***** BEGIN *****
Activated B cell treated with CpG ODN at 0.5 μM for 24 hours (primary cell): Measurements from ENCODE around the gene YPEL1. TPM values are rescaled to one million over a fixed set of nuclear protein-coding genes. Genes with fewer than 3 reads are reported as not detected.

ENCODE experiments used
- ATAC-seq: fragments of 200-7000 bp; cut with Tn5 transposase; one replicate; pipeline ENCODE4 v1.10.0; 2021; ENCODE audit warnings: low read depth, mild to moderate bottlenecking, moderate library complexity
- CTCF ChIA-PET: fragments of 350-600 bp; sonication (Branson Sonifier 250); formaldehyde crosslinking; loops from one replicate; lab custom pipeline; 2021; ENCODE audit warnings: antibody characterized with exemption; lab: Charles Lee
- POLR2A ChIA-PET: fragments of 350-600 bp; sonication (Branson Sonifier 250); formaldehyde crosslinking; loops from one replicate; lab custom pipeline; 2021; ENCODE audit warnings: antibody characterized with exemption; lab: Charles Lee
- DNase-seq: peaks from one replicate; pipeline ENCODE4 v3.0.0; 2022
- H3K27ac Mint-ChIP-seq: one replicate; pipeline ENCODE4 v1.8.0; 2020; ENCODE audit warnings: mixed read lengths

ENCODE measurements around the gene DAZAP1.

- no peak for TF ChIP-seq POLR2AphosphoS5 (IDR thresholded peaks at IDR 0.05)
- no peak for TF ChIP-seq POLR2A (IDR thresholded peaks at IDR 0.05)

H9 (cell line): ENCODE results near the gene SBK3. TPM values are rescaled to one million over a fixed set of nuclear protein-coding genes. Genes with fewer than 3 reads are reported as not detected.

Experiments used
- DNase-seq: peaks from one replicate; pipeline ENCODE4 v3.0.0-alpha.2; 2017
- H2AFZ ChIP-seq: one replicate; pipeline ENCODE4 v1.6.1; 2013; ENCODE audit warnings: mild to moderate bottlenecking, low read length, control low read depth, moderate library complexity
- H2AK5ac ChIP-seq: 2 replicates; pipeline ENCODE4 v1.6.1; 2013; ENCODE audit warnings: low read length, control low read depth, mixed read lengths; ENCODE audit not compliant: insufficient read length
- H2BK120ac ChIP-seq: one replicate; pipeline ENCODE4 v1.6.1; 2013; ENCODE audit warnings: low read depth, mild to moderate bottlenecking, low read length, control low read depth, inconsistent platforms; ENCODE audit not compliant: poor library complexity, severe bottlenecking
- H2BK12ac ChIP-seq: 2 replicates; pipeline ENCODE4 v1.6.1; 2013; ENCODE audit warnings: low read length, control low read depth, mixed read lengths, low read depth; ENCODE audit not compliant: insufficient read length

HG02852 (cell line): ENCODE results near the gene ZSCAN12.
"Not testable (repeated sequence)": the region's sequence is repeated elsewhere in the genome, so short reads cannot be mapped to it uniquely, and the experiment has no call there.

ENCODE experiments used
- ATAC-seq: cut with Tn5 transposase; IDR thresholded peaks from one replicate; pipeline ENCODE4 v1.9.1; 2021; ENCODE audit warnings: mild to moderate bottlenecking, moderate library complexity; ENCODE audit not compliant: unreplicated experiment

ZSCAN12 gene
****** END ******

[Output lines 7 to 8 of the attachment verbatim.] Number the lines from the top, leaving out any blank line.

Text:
- H3K27ac Mint-ChIP-seq: one replicate; pipeline ENCODE4 v1.8.0; 2020; ENCODE audit warnings: mixed read lengths

ENCODE measurements around the gene DAZAP1.